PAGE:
Fans new to NASCAR racing know Wally Dallenbach Jr. only for the passion and insight he brings into their homes as an analyst for NBC and TNT's coverage of NEXTEL Cup and Busch Series racing.

What most viewers don't realize is that the Dallenbach racing history extends far beyond the personality they see on television, and the latest chapter is being written each Tuesday night during the 10-race Summer Shootout Series at Charlotte Motor Speedway.

Sixteen-year-old Jake Dallenbach is not only following in the tire tracks of his father, Wally Dallenbach Jr., a two-time champion of the Sports Car Club of America's Trans-Am Series and a NASCAR NEXTEL Cup Series veteran; but also those of his grandfather, Wally Dallenbach Sr., a driver and official in the open-wheel community for nearly 40 years; and his mother, Robin (McCall) Dallenbach, who raced NASCAR late models for several years and made two Cup Series starts in 1982.

"It was really a lot of fun growing up in such a racing-oriented family," the younger Dallenbach said. "My whole family used to get together out on our ranch and race half midgets, so it's really been cool to have that one sport which would bring all of us together."

Nearing the conclusion of his rookie season in the Summer Shootout Series, Jake is still adapting to his Legends Car after several years of quarter-midget competition. While the results have been mixed, the driver of the black No. 95 in the National Guard Legends Car Semi-Pro division isn't panicking.

"This whole thing has been a major learning experience, that's for sure," said Dallenbach, who lives in Spring Branch, Texas, but is spending the summer in Concord, N.C. "The races here are a lot shorter than I'm used to, so you've got to 'get it done' right out of the gate if you hope to run up front and compete for wins. Plus, back home in Texas, I know all of the competitors and, for the most part, we all race each other clean. Here, you've got drivers from all over the country racing really aggressively to win these events."

In addition to his education on the race track during Summer Shootout, Dallenbach has taken his racing "summer school" one step further by also working for a NASCAR NEXTEL Cup team.

"I told Jake a long time ago, 'If you really want to do this, you're gonna have to start at the bottom and work your way up,'" said Wally Dallenbach Jr., a veteran of 226 NASCAR NEXTEL Cup Series starts. "That's exactly what he's doing. He's working with Frankie Stoddard and those guys on the No Fear team, doing everything from sweeping floors to hanging shocks.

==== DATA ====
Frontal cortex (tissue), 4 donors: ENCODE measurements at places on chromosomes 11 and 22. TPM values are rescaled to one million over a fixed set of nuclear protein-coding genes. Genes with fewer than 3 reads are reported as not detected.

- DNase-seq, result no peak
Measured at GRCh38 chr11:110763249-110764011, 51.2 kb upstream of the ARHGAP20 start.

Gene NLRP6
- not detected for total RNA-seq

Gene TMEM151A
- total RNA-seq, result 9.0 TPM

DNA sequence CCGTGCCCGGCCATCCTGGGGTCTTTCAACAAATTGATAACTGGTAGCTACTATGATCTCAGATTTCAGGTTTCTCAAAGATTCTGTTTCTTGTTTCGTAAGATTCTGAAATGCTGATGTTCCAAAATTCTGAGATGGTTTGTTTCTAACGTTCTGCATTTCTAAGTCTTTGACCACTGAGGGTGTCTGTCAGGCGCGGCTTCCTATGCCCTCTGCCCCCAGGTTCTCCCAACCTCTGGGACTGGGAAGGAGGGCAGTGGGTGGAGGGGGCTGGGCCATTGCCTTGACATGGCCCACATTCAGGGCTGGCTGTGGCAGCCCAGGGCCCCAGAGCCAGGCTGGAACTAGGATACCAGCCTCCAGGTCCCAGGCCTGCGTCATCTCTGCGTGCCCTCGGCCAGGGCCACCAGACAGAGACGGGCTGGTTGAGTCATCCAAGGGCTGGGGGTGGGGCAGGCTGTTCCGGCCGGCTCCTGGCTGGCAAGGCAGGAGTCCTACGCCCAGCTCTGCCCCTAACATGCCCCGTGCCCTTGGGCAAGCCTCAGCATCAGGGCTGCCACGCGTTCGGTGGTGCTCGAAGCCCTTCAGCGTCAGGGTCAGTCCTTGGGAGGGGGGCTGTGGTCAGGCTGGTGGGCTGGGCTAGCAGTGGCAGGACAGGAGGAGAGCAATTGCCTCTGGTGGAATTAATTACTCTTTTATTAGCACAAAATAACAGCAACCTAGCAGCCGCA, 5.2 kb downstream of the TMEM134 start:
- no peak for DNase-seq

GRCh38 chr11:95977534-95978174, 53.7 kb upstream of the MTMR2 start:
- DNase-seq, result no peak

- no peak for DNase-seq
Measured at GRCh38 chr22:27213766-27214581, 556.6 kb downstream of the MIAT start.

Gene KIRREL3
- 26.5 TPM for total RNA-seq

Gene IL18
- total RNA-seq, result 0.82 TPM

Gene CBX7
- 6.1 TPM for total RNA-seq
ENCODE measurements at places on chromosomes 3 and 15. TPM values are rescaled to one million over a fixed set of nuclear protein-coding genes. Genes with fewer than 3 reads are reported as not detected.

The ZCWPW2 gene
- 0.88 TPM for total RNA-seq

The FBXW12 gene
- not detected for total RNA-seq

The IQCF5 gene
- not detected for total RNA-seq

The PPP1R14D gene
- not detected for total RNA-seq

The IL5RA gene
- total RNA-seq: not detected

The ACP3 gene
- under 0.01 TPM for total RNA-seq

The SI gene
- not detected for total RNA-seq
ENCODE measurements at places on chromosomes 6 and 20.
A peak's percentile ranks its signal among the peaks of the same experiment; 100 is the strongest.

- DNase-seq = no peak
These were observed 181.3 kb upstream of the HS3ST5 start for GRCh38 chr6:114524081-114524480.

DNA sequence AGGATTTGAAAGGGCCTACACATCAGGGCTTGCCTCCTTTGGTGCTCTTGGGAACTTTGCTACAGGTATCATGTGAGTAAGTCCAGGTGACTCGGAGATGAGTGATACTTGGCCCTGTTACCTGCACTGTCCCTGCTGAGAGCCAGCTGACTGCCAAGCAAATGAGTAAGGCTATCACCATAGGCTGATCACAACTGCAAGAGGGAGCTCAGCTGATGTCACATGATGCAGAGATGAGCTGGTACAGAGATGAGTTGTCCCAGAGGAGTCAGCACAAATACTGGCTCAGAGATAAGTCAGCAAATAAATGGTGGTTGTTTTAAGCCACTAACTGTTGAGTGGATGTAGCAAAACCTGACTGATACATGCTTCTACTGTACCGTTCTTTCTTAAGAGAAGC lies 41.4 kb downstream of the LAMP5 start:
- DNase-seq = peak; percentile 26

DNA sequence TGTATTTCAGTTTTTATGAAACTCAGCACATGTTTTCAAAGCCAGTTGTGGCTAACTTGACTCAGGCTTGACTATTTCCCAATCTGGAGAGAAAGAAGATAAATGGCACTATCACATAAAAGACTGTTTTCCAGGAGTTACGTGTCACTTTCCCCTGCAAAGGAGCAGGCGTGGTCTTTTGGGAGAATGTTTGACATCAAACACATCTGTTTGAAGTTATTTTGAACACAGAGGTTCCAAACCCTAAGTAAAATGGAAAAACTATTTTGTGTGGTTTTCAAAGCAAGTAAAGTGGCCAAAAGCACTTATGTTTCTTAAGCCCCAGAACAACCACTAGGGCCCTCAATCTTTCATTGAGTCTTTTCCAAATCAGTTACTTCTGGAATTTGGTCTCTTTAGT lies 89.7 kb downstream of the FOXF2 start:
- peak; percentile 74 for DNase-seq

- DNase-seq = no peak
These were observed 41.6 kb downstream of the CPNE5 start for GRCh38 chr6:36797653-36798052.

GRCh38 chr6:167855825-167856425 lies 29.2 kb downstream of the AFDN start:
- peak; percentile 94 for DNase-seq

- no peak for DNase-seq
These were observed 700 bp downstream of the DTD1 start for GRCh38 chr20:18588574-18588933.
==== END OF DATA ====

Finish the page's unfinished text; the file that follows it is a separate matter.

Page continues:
"That said, I don't know if Boris (Said, driver of the team's No. 60 Ford) wants to hear that he's got a Dallenbach working on his cars," Dallenbach Jr. concluded with a big laugh.

As Jake Dallenbach continues to build a racing resume, his father is extremely encouraged by the progress he sees both on and off of the track.

"I'm really impressed with where he is right now and how hard he's working to get what he wants," Dallenbach Jr. said. "It's not like he's sitting back expecting special treatment because of who he is. He's working his butt off, and that shows me a lot because there are many kids out there who just expect things to be handed to them, and Jake isn't that way at all."

As NBC enters its final year of televising NASCAR races, Wally Dallenbach Jr. isn't sure what his professional future holds, though he readily admits juggling time as a television analyst and a racing father is pretty complicated.

"Right now, I'm wide open for next year," he said. "I'd like to work something out with Turner, because they're a great company to work for and I've got a lot of great relationships there. On the other hand, with all of my kids now racing (Jake, his brother Wyatt and his sister Katie), I'm not sure I want to be on the road 20 straight weeks any more."

Regardless of what happens with his father's broadcasting career, Jake Dallenbach fully understands the demands on his father's time, and is quick to point out that both of his parents play vital roles in his racing success.

"Even though my dad's gone a lot, especially during this time of year, he still makes it to as many of our races as he can," Jake explained. "But the insight and advice that I get from not only him, but my Mom too, is what's so awesome. Granted, they're my parents and they want what's best for me, but when they give me advice about my racing, I know they've both been there and done that."

The 13th annual Summer Shootout, which runs each Tuesday night through Aug. 8, features three classes of Bandolero racing, three divisions of Legends Cars and the Thunder Roadsters.

Tickets are just $5 for adults with children 6-12 admitted for $3 and kids under 6 are free. Tickets are available in advance at the speedway ticket office and at Gates 4 and 5 the night of the event. Parking is free.

Spectator gates open at 5 p.m. with preliminary action at 5:30 p.m. Feature racing begins at 7:30 p.m. and is scheduled to conclude by 10:30. For information, call the speedway ticket office at 1-800-455-FANS.